80

I'm struggling to find a modern example of some asynchronous C# code that uses RestSharp with async and await. I know there's been a recent update by Haack but I don't know how to use the new methods.

Also, how can I provide a cancellation token so that the operation can be canceled (say, if a person is sick of waiting and presses the Cancel button in the app's UI).

159

Well, the update Haack is referring to has been made by me :) So let me show you how to use it, as it is actually very simple. Previously you had methods like ExecuteAsyncGet that would return a RestSharp custom type named RestRequestAsyncHandle. This type could not be awaited as async/await works on Task and Task<T> return types. My pull-request added overloads to the existing async methods that return Task<T> instances. These Task<T> overloads have an added "Task" string added to their names, for example the Task<T> overload for ExecuteAsyncGet is called ExecuteGetTaskAsync<T>. For each of the new Task<T> overloads there is one method that does not require a CancellationToken to be specified and there is one that does.

So now on to an actual example on how to use it, which will also show how to use a CancellationToken:

private static async void Main()
{
    var client = new RestClient();
    var request = new RestRequest("http://www.google.com");
    var cancellationTokenSource = new CancellationTokenSource();

    var restResponse = await client.ExecuteTaskAsync(request, cancellationTokenSource.Token);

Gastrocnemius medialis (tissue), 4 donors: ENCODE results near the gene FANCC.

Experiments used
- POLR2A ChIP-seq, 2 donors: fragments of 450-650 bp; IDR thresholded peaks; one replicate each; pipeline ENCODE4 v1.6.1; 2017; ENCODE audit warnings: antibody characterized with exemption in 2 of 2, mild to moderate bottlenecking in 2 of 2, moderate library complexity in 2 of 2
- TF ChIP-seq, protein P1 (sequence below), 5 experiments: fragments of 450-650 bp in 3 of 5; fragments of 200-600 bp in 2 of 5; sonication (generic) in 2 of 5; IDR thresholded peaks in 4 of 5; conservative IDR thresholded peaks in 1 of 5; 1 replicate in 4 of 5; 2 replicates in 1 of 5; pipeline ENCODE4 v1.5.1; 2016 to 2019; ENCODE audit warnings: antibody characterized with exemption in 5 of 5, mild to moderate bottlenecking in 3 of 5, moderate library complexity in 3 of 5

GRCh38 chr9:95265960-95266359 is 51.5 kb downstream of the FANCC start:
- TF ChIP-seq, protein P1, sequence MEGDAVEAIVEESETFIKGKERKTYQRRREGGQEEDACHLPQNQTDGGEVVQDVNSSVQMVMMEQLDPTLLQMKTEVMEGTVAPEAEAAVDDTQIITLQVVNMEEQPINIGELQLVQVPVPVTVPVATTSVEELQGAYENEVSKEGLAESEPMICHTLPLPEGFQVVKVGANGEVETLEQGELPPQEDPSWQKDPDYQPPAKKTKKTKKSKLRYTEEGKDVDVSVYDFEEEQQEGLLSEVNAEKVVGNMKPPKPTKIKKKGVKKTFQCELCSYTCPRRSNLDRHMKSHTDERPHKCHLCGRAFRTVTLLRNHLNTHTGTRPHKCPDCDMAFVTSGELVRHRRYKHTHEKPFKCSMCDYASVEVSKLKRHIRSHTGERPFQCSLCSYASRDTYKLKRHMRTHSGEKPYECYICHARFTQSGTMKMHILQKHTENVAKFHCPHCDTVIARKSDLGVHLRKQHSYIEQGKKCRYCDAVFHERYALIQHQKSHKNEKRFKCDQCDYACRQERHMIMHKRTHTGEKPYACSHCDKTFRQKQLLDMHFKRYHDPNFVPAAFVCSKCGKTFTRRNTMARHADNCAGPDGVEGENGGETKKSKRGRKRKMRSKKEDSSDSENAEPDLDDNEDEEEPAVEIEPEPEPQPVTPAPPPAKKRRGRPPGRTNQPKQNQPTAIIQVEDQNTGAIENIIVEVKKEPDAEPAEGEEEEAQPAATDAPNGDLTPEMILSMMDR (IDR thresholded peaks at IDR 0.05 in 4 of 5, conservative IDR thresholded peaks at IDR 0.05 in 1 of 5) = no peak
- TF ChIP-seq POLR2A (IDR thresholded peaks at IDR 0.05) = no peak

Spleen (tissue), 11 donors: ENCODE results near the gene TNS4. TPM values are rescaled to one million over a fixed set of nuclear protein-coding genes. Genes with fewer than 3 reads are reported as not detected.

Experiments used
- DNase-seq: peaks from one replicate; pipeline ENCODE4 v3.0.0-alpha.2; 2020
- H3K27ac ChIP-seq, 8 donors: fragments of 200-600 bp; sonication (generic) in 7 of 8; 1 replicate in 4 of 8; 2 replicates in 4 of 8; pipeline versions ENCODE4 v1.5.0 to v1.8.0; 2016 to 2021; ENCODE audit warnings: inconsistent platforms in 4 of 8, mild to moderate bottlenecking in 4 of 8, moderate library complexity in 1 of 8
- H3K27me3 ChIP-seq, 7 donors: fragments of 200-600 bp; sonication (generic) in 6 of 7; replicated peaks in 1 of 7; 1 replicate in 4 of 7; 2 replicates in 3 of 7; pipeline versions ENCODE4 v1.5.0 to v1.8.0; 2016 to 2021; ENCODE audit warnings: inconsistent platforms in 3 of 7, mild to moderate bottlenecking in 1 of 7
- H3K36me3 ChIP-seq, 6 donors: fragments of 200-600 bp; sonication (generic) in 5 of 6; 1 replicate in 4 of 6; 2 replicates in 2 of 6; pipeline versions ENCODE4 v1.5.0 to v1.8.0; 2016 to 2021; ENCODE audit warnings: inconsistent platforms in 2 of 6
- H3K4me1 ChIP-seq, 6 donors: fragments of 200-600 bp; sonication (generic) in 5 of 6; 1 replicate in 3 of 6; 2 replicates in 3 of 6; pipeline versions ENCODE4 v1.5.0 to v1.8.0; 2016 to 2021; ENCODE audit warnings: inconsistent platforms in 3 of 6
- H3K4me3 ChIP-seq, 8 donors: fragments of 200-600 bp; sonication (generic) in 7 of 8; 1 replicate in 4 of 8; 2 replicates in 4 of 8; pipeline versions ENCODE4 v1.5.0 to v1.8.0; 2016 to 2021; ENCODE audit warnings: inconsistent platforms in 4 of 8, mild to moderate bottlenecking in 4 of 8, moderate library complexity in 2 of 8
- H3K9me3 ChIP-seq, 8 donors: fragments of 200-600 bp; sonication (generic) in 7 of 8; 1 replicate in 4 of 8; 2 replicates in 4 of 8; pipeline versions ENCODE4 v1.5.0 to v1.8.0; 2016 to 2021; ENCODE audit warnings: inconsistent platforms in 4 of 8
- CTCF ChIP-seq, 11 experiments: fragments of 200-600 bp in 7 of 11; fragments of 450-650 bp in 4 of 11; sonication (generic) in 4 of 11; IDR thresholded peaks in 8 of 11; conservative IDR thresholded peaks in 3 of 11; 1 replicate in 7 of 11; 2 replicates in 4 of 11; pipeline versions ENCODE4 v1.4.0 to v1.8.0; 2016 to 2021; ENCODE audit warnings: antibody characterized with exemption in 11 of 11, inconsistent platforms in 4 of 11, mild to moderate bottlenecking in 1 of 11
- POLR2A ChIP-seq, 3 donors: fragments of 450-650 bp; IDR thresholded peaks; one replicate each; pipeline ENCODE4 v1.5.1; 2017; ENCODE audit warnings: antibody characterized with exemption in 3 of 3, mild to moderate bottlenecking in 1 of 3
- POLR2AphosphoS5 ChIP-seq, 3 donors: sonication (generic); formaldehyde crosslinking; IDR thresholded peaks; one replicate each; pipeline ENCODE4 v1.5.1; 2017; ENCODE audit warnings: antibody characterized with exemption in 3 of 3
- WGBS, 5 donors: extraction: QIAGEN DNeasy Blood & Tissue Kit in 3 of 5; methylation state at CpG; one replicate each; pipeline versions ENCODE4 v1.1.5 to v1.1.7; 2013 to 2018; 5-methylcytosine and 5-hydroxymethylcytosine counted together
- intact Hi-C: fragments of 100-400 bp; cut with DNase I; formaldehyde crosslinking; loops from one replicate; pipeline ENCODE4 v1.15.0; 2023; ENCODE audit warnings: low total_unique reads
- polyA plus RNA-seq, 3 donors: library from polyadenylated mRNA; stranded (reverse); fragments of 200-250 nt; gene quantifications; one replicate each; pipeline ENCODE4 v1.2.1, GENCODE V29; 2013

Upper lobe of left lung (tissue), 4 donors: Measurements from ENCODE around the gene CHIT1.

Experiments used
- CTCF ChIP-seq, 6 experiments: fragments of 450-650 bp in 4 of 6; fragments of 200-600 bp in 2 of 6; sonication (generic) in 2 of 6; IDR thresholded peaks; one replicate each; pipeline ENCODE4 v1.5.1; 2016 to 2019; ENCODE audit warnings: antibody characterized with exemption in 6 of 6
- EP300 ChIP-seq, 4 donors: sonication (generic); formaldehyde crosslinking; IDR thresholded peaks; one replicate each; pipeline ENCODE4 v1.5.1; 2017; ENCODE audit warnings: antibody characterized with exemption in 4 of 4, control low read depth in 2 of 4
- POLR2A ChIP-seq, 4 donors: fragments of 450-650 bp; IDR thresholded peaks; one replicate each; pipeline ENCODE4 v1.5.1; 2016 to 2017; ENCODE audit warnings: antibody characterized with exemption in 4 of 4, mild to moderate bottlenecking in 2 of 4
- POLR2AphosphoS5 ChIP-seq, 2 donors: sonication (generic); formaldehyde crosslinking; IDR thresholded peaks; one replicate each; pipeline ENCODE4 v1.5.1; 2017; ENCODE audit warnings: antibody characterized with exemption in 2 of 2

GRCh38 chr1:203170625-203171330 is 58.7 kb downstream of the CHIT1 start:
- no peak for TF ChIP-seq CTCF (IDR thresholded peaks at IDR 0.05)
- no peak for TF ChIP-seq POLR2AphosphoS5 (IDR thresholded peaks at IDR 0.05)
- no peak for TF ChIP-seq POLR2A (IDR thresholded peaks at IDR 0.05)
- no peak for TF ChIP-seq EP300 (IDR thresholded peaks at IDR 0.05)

Console.WriteLine(restResponse.Content); // Will output the HTML contents of the requested page
}

This will use the ExecuteTaskAsync overload that returns a Task<IRestResponse> instance. As it returns a Task, you can use the await keyword on this method and get returned the Task<T>'s returned type (in this case IRestResponse).

You can find the code here: http://dotnetfiddle.net/tDtKbL

  • AH! I think I :heart: you!! (And very apt, considering it's Valentines day). This would be VERY nice to add to the RestSharp wiki. Ok, so .. any chance there's a PCL of this, also? Or am I pushing my luck? – Pure.Krome Feb 14 '14 at 12:55
  • I'm not sure if a PCL version of this would work, but I will look into it in the future. And I agree it would be nice to add to the wiki, don't know if I'm allowed to edit it (I'm not a regular maintainer of the library). – Erik Schierboom Feb 14 '14 at 13:08
  • Maybe we can get @Haacked into the convo, maybe on Twitter? – Pure.Krome Feb 14 '14 at 13:34
  • 3
    How can I map to my custom IRestResponse implementation? – jpgrassi Mar 24 '15 at 19:18
  • 2
    Because I last used Restsharp around the same time shoulder pads were en vogue, rotary phones were the norm and we all loved hitting up our fav BBS via our Robotics 14.4k modem. Green tick of answer-approval, I shall. – Pure.Krome Jan 15 '17 at 11:21
0

In my case, I had to call Task.Wait() for it to work properly. However, I used the version which does not take CancellationTokenSource as parameter.

private static async void Main()
{
    var client = new RestClient();
    var request = new RestRequest("http://www.google.com");
    Task<IRestResponse> t = client.ExecuteTaskAsync(request);
    t.Wait();
    var restResponse = await t;
    Console.WriteLine(restResponse.Content); // Will output the HTML contents of the requested page
}
  • 5
    By using Wait you're not leveraging async code, you're just running it synchronously. – The Muffin Man Nov 26 '16 at 6:33
  • In my case calling ExecuteTaskAsynk (with or without the cancellation token) does not return and make the IIS irresponsive. I had to use this HACK until I found the cause. – Alex 75 Aug 9 '17 at 17:21
  • if you wait why dont you just use the sync version of the call... pointless – Egli Becerra Jul 17 '18 at 0:56
  • Aren't you freeing the Thread to be used elsewhere though? On a long-running operation on the other end that's beneficial, no? – benmccallum Jul 20 '18 at 14:52

Your Answer

By clicking “Post Your Answer”, you agree to our terms of service, privacy policy and cookie policy

Not the answer you're looking for? Browse other questions tagged or ask your own question.